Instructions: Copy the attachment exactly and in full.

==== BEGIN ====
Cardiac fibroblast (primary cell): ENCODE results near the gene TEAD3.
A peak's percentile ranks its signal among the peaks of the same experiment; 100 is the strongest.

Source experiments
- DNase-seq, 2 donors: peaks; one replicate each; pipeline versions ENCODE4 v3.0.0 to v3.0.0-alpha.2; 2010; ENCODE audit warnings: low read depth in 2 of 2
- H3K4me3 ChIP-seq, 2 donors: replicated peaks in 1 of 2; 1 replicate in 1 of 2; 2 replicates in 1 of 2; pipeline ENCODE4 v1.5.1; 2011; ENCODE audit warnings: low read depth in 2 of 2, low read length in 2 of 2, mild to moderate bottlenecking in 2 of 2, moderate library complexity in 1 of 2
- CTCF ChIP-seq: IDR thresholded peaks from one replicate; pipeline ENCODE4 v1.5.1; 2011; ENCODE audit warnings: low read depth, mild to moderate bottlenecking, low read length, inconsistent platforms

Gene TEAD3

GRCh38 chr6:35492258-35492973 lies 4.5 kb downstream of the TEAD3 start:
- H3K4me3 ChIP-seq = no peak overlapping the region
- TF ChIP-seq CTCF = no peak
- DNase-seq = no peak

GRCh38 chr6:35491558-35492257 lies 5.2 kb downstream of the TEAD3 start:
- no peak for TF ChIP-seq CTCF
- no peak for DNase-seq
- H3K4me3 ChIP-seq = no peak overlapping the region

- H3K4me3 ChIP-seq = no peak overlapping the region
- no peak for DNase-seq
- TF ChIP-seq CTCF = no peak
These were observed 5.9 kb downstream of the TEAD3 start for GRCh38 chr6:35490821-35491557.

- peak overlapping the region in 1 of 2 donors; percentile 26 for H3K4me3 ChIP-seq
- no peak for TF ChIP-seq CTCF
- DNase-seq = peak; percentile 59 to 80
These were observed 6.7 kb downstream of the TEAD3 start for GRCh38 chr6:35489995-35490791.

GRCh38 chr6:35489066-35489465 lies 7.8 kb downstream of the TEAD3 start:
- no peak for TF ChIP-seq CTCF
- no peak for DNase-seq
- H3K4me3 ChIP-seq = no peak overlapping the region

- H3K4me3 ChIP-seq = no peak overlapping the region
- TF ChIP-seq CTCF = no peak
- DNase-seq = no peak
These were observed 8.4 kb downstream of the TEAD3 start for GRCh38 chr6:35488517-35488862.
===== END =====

Cardiac fibroblast (primary cell): ENCODE results near the gene TEAD3.
A peak's percentile ranks its signal among the peaks of the same experiment; 100 is the strongest.

Source experiments
- DNase-seq, 2 donors: peaks; one replicate each; pipeline versions ENCODE4 v3.0.0 to v3.0.0-alpha.2; 2010; ENCODE audit warnings: low read depth in 2 of 2
- H3K4me3 ChIP-seq, 2 donors: replicated peaks in 1 of 2; 1 replicate in 1 of 2; 2 replicates in 1 of 2; pipeline ENCODE4 v1.5.1; 2011; ENCODE audit warnings: low read depth in 2 of 2, low read length in 2 of 2, mild to moderate bottlenecking in 2 of 2, moderate library complexity in 1 of 2
- CTCF ChIP-seq: IDR thresholded peaks from one replicate; pipeline ENCODE4 v1.5.1; 2011; ENCODE audit warnings: low read depth, mild to moderate bottlenecking, low read length, inconsistent platforms

Gene TEAD3

GRCh38 chr6:35492258-35492973 lies 4.5 kb downstream of the TEAD3 start:
- H3K4me3 ChIP-seq = no peak overlapping the region
- TF ChIP-seq CTCF = no peak
- DNase-seq = no peak

GRCh38 chr6:35491558-35492257 lies 5.2 kb downstream of the TEAD3 start:
- no peak for TF ChIP-seq CTCF
- no peak for DNase-seq
- H3K4me3 ChIP-seq = no peak overlapping the region

- H3K4me3 ChIP-seq = no peak overlapping the region
- no peak for DNase-seq
- TF ChIP-seq CTCF = no peak
These were observed 5.9 kb downstream of the TEAD3 start for GRCh38 chr6:35490821-35491557.

- peak overlapping the region in 1 of 2 donors; percentile 26 for H3K4me3 ChIP-seq
- no peak for TF ChIP-seq CTCF
- DNase-seq = peak; percentile 59 to 80
These were observed 6.7 kb downstream of the TEAD3 start for GRCh38 chr6:35489995-35490791.

GRCh38 chr6:35489066-35489465 lies 7.8 kb downstream of the TEAD3 start:
- no peak for TF ChIP-seq CTCF
- no peak for DNase-seq
- H3K4me3 ChIP-seq = no peak overlapping the region

- H3K4me3 ChIP-seq = no peak overlapping the region
- TF ChIP-seq CTCF = no peak
- DNase-seq = no peak
These were observed 8.4 kb downstream of the TEAD3 start for GRCh38 chr6:35488517-35488862.